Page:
See the Part 1 of Temperature Compensation or the hardware setup
In part 1, I did a trial run of chrony's temperature compensation and got a pretty good result. In this part, I collected more data on how temperature affected my system's clock.
Letting the system run for a few days and collecting the temperature and local clock frequency every 60 seconds, I get a pretty good relationship between the two using a quadratic forumla fit (0.117 ppm root mean squared error):
The problem is, that isn't all the data. That's only data above 21C. My system has a wierd kink in the data at 21C:
I've found an equation that somewhat fits the data:
f(x) = -abs(a * (x - 20.88)) + b * ((x - 20.88)**2) + c * ((x - 20.88)**3). But it isn't a very satisfying fit, as it looks like it'll add more errors as the temperatures go down even further.
All the information I can find online about the expected relationship between temperature and crystal oscillators show what looks like a three degree polynomial graph. This data doesn't fit that expectation very well.
These are the latest graphs for this system. This graph is the system behavior over time.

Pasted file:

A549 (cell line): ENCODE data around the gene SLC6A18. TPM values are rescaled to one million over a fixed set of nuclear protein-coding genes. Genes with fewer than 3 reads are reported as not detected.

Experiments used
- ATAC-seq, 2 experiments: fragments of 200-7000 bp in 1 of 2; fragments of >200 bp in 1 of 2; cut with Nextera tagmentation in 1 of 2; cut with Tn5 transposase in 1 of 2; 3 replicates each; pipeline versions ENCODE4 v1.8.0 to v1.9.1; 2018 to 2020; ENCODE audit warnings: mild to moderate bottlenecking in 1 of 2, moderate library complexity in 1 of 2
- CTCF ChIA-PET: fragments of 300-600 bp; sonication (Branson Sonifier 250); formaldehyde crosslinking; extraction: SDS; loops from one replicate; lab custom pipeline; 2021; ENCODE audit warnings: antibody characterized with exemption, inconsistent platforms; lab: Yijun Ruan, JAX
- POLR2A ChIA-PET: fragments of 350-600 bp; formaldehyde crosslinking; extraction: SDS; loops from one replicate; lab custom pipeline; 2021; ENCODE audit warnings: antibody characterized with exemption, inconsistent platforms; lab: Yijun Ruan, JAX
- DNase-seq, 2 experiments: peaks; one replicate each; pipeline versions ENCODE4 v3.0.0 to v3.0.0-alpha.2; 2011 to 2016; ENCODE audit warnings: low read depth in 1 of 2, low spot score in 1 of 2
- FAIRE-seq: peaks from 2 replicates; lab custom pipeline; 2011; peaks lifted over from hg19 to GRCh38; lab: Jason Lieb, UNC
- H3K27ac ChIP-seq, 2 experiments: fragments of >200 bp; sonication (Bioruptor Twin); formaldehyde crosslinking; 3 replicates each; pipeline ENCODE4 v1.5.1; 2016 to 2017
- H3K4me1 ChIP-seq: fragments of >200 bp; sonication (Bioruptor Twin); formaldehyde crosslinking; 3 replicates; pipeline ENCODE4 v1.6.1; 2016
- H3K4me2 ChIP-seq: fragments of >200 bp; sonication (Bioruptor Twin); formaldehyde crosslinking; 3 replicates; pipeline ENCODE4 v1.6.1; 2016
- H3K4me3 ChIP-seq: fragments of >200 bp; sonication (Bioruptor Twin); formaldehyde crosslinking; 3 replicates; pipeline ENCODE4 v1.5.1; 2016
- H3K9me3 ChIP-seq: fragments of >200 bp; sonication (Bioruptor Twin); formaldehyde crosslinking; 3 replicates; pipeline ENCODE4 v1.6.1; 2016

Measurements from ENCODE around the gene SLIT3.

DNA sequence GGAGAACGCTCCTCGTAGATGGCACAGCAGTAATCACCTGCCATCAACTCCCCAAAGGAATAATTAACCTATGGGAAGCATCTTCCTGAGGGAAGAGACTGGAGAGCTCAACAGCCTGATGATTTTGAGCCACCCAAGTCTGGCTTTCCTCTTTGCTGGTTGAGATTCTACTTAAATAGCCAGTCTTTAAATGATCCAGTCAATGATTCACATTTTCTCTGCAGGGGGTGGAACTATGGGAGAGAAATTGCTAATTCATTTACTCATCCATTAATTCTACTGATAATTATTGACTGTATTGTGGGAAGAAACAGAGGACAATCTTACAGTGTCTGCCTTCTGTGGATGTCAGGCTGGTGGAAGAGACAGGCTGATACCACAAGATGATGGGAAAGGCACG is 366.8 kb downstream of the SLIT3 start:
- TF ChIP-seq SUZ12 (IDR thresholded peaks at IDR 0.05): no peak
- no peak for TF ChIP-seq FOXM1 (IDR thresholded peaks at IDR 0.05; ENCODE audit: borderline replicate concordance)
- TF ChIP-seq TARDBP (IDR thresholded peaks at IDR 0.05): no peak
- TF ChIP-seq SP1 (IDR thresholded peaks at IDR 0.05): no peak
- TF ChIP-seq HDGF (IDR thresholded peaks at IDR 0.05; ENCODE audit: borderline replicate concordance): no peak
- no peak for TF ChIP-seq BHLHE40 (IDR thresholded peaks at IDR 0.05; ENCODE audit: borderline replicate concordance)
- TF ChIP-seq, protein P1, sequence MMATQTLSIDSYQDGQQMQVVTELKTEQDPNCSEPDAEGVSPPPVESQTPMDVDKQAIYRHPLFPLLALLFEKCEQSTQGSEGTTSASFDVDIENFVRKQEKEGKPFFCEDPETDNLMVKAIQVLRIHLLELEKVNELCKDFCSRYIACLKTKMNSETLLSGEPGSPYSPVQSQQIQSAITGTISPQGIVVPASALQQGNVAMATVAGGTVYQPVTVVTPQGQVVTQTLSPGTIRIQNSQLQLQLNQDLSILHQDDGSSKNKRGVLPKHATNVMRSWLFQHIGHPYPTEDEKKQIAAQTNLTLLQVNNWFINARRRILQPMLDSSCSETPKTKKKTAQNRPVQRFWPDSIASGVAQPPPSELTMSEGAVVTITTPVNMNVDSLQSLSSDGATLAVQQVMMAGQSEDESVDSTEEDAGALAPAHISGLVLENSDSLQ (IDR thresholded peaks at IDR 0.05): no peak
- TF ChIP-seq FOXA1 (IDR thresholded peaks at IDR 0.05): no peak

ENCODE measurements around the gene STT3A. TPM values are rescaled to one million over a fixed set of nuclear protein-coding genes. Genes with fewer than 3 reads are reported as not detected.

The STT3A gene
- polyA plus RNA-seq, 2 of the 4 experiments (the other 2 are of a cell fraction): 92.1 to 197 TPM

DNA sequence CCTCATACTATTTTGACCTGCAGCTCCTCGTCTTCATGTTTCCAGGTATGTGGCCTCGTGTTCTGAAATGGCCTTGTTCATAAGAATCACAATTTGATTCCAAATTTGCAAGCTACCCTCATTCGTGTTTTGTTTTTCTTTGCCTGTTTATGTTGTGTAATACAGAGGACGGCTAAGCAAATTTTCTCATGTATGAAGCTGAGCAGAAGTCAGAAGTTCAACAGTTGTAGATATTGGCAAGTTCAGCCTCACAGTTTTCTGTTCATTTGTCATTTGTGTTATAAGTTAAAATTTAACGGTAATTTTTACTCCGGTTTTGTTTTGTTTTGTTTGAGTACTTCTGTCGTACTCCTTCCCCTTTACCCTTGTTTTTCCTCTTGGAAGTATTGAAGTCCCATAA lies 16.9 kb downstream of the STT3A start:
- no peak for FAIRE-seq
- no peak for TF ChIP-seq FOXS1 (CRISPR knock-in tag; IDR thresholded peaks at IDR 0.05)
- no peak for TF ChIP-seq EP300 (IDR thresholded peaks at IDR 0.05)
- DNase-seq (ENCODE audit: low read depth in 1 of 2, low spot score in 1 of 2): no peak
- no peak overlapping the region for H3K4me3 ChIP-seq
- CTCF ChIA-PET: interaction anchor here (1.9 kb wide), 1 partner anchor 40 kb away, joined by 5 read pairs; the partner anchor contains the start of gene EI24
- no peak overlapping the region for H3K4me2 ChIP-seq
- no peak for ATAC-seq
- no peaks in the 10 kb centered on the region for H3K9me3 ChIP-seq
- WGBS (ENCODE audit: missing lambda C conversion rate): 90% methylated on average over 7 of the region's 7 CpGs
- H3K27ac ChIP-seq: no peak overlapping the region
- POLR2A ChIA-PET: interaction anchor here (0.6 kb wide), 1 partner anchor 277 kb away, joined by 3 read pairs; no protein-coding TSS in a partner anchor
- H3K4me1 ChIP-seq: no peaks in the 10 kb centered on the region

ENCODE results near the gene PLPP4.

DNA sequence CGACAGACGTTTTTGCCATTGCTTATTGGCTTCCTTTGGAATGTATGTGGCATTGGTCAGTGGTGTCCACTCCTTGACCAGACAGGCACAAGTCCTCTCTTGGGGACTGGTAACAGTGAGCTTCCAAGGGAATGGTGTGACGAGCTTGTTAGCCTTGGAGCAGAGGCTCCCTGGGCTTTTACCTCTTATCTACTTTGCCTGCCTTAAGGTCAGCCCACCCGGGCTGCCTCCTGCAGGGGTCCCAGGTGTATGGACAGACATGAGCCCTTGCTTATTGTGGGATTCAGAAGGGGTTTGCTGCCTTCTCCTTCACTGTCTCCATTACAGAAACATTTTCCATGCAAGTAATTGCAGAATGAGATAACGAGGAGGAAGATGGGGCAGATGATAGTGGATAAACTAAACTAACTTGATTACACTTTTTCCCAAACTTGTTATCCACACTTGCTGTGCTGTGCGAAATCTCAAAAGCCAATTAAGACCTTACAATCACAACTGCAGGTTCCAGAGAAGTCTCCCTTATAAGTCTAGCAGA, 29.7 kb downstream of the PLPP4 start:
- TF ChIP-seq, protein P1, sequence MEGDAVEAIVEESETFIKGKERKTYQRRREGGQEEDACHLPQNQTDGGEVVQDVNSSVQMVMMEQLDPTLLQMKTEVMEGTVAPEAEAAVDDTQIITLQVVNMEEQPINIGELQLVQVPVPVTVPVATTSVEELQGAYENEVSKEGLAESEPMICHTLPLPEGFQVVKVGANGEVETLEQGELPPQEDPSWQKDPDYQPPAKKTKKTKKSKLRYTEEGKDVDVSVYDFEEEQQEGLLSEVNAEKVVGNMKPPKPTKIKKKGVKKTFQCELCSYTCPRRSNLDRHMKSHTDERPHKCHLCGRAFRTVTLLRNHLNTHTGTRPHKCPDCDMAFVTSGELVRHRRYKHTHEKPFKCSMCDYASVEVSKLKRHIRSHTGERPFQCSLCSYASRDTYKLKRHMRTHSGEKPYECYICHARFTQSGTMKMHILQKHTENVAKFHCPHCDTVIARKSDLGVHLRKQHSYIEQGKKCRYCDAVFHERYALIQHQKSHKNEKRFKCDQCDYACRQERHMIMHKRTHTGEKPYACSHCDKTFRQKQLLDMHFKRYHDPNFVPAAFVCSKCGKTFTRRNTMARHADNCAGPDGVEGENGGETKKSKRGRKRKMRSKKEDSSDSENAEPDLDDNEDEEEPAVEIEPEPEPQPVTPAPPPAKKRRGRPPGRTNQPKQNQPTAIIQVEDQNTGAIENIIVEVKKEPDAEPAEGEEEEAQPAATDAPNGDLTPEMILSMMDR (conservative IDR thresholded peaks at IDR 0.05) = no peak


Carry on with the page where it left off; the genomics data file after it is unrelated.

Two things to notice: First is the right-hand axis is flipped to make it easier to see the relationship. Second is the wierd spike up in frequency every time the temperature goes down cools below 21C and the spike down when it warms above 21C.
Next graph is the average, minimum and maximum frequency at each temperature measurement.
To go along with this, a graph showing the the difference between maximum and minimum frequencies at each temperature.
Using the assumption that the best I'll be able to do for a holdover clock with this hardware is 1/2 the error from min to max frequency, that's a worst case of 700 ppb. That's 2.5ms/hr which is ok but not great.
It's looking more like additional hardware will be needed for more accuracy. It looks like the hardware support is there for an external clock. The BBB's TCLKIN pin is available (which should be able to handle up to ~25mhz) and I've already put the PPS pin on Timer4's capture pin. Right now, it looks like the Linux kernel doesn't have support for the timer capture hardware in the PPS infrastructure or the ability to use TCLKIN, but the hardware support is there.